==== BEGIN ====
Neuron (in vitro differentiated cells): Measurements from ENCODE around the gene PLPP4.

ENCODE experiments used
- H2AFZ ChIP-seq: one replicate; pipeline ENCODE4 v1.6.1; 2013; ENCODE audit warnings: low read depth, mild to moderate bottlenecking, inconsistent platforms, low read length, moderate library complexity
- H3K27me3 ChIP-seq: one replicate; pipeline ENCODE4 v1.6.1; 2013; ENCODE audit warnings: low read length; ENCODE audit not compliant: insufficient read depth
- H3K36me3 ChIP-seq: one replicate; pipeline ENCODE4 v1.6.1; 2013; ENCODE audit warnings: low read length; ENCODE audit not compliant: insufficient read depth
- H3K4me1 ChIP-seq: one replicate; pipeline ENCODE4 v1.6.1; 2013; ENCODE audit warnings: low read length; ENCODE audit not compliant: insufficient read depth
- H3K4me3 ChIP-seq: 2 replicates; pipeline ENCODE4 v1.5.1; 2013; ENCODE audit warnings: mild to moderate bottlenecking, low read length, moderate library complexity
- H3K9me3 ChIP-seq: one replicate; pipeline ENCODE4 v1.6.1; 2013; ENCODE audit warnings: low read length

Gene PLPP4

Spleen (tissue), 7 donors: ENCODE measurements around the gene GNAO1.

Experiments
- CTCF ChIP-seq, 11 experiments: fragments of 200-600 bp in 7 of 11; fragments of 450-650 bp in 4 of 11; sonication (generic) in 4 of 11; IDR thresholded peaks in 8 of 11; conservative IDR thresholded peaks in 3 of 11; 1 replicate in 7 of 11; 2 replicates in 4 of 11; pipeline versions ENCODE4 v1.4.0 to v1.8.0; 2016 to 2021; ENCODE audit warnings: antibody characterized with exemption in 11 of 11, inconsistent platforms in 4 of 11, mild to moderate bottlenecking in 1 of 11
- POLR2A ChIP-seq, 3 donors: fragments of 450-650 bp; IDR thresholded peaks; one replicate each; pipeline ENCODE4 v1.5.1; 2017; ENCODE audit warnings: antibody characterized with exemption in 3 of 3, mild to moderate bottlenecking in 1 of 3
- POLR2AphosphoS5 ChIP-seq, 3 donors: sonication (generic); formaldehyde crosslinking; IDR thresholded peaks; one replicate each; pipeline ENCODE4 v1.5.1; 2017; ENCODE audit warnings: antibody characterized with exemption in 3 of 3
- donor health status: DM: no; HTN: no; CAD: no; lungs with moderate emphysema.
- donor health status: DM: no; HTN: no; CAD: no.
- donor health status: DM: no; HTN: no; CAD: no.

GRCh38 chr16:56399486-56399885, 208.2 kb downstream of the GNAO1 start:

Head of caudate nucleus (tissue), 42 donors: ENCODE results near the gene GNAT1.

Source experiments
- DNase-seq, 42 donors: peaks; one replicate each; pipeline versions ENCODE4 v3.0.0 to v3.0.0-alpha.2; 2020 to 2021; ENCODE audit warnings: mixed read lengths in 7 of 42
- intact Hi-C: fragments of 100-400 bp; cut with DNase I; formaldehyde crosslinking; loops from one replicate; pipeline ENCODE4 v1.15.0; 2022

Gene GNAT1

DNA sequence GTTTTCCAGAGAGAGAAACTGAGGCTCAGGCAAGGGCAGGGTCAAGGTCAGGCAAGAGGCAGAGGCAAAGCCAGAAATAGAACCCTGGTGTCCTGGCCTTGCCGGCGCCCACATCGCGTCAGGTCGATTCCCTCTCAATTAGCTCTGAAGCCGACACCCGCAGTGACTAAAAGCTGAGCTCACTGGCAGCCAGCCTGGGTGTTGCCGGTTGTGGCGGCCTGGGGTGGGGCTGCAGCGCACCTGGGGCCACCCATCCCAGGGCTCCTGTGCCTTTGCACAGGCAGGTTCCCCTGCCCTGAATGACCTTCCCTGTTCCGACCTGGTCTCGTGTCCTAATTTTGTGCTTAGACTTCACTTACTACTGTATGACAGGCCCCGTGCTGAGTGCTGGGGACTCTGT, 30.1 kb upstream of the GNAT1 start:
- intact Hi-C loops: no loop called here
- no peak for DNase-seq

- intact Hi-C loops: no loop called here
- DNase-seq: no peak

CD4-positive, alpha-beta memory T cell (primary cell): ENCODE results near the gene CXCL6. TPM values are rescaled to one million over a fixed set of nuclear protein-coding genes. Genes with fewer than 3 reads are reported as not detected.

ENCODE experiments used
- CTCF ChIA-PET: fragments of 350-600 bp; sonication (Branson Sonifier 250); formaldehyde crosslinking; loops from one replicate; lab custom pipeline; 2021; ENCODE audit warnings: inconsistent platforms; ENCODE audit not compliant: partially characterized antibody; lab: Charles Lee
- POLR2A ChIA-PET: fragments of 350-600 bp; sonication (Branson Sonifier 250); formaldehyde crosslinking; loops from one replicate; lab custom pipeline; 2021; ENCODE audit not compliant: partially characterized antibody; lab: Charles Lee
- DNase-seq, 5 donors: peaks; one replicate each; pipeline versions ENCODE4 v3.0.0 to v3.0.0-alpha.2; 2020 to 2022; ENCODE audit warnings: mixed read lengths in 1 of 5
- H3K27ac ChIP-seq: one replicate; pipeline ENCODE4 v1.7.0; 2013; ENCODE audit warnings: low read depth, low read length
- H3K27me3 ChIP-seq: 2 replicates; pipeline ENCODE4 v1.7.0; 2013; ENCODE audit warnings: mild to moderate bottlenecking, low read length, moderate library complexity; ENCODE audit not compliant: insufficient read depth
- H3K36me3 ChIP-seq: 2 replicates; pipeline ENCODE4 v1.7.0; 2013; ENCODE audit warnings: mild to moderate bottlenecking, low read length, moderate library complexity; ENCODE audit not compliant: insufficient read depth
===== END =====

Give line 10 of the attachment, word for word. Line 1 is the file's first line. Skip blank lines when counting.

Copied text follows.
Spleen (tissue), 7 donors: ENCODE measurements around the gene GNAO1.